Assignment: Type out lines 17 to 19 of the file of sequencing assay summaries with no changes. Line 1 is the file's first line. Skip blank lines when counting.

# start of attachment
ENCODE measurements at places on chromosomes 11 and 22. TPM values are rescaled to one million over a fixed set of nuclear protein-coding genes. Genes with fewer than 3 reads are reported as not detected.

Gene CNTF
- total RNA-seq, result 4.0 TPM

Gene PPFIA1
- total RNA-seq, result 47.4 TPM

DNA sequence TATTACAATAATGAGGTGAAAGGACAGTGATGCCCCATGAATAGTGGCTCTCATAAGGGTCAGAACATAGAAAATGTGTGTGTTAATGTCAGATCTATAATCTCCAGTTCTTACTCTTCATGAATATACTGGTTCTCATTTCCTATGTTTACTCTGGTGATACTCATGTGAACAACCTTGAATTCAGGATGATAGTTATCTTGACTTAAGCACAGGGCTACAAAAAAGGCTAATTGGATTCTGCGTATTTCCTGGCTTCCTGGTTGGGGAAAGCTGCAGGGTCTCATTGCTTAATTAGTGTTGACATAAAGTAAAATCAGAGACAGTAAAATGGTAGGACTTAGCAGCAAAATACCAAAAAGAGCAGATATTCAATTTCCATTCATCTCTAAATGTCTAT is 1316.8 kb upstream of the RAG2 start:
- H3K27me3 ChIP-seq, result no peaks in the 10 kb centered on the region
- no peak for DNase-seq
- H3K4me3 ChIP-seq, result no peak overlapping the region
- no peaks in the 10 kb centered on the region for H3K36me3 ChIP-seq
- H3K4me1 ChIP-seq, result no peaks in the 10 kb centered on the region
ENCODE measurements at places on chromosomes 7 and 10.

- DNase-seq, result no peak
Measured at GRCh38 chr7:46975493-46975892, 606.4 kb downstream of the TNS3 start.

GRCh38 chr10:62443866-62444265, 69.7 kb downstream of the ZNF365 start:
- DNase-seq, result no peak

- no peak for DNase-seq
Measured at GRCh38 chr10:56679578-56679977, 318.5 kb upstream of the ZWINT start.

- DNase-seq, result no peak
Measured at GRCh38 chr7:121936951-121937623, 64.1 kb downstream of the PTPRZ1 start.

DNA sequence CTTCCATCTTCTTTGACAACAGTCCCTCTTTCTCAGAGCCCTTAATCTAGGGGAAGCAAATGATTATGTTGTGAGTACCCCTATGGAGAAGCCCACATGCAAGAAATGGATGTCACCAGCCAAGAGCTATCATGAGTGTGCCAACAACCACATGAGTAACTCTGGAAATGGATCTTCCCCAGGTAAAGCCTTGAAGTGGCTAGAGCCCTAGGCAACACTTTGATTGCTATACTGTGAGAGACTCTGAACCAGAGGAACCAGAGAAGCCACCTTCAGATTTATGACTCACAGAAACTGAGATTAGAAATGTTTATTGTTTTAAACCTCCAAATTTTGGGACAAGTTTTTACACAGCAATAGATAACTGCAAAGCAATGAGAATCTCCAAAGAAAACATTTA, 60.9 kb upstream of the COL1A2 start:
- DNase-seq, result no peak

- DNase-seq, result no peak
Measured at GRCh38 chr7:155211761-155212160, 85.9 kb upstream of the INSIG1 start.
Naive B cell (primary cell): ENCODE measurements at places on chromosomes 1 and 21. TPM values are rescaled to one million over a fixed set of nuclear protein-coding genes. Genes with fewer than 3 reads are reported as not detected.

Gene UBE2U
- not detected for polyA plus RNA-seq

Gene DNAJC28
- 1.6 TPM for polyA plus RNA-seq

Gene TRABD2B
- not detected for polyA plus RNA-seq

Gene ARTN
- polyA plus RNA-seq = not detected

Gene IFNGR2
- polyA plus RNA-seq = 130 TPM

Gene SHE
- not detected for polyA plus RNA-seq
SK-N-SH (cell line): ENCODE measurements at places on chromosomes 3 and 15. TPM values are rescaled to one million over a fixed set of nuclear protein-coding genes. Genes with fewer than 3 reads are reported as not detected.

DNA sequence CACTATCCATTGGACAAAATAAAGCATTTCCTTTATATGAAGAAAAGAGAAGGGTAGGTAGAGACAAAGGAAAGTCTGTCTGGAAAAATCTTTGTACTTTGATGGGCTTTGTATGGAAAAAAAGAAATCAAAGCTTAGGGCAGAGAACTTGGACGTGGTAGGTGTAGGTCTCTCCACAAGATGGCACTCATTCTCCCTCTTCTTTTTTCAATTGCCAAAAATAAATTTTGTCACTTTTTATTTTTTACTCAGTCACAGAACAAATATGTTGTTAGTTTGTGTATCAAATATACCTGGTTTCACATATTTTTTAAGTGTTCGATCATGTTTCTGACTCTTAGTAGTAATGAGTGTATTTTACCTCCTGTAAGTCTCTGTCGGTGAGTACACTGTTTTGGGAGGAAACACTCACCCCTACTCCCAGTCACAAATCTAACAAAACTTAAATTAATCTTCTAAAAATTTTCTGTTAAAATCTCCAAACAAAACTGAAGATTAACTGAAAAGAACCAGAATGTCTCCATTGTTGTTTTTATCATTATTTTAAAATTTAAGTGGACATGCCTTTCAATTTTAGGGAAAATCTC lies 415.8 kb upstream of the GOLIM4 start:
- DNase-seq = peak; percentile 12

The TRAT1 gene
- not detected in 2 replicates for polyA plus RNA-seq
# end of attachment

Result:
- no peak for DNase-seq
Measured at GRCh38 chr10:56679578-56679977, 318.5 kb upstream of the ZWINT start.

- DNase-seq, result no peak